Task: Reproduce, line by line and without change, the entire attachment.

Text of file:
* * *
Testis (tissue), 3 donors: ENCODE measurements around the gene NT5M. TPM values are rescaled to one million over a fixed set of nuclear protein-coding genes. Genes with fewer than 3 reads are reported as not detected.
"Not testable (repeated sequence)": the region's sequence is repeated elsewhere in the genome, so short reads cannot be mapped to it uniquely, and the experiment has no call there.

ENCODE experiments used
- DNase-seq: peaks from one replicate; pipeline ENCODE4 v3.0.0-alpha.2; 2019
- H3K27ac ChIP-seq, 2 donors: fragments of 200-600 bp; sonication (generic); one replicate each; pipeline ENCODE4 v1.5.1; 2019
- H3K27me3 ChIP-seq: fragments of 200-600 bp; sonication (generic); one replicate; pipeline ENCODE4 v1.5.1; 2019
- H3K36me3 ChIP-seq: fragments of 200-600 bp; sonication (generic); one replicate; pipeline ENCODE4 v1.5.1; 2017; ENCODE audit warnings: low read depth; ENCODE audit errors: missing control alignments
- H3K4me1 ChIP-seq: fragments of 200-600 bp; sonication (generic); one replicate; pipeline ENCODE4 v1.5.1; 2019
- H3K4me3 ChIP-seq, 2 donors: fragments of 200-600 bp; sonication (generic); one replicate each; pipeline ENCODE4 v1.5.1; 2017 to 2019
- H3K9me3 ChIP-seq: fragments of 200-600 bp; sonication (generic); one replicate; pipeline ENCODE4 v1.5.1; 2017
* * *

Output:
Testis (tissue), 3 donors: ENCODE measurements around the gene NT5M. TPM values are rescaled to one million over a fixed set of nuclear protein-coding genes. Genes with fewer than 3 reads are reported as not detected.
"Not testable (repeated sequence)": the region's sequence is repeated elsewhere in the genome, so short reads cannot be mapped to it uniquely, and the experiment has no call there.

ENCODE experiments used
- DNase-seq: peaks from one replicate; pipeline ENCODE4 v3.0.0-alpha.2; 2019
- H3K27ac ChIP-seq, 2 donors: fragments of 200-600 bp; sonication (generic); one replicate each; pipeline ENCODE4 v1.5.1; 2019
- H3K27me3 ChIP-seq: fragments of 200-600 bp; sonication (generic); one replicate; pipeline ENCODE4 v1.5.1; 2019
- H3K36me3 ChIP-seq: fragments of 200-600 bp; sonication (generic); one replicate; pipeline ENCODE4 v1.5.1; 2017; ENCODE audit warnings: low read depth; ENCODE audit errors: missing control alignments
- H3K4me1 ChIP-seq: fragments of 200-600 bp; sonication (generic); one replicate; pipeline ENCODE4 v1.5.1; 2019
- H3K4me3 ChIP-seq, 2 donors: fragments of 200-600 bp; sonication (generic); one replicate each; pipeline ENCODE4 v1.5.1; 2017 to 2019
- H3K9me3 ChIP-seq: fragments of 200-600 bp; sonication (generic); one replicate; pipeline ENCODE4 v1.5.1; 2017